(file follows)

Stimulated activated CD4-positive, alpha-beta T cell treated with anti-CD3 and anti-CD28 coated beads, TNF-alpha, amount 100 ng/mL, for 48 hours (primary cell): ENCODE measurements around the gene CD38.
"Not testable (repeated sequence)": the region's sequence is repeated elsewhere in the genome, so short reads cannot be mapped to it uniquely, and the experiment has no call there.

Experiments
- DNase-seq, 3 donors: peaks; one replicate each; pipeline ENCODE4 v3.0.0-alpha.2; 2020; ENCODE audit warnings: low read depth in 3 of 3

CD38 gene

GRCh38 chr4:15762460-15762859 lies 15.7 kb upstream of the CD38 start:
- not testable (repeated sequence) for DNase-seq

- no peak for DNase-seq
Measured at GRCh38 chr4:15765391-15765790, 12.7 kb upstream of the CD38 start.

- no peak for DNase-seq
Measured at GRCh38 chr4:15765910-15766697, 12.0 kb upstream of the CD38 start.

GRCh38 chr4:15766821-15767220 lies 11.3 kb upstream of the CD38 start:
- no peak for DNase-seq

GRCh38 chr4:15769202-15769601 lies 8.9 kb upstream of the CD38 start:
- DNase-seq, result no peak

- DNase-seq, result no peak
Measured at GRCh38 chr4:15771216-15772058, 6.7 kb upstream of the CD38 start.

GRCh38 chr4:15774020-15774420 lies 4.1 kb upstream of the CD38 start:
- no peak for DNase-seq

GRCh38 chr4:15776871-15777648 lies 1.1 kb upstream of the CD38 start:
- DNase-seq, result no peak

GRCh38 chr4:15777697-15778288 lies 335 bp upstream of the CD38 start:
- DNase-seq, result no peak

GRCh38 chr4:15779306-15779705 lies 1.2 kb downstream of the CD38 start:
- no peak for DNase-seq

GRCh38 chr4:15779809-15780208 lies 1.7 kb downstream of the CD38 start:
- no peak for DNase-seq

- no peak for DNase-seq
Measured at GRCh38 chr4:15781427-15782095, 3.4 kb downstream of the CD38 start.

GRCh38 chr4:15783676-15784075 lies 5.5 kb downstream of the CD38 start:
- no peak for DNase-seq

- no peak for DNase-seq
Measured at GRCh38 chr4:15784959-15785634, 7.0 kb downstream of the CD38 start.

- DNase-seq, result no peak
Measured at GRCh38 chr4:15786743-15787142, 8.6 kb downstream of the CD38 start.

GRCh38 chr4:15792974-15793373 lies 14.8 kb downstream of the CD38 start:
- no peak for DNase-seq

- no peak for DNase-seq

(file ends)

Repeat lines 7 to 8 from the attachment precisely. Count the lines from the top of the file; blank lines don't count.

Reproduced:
- not testable (repeated sequence) for DNase-seq

- no peak for DNase-seq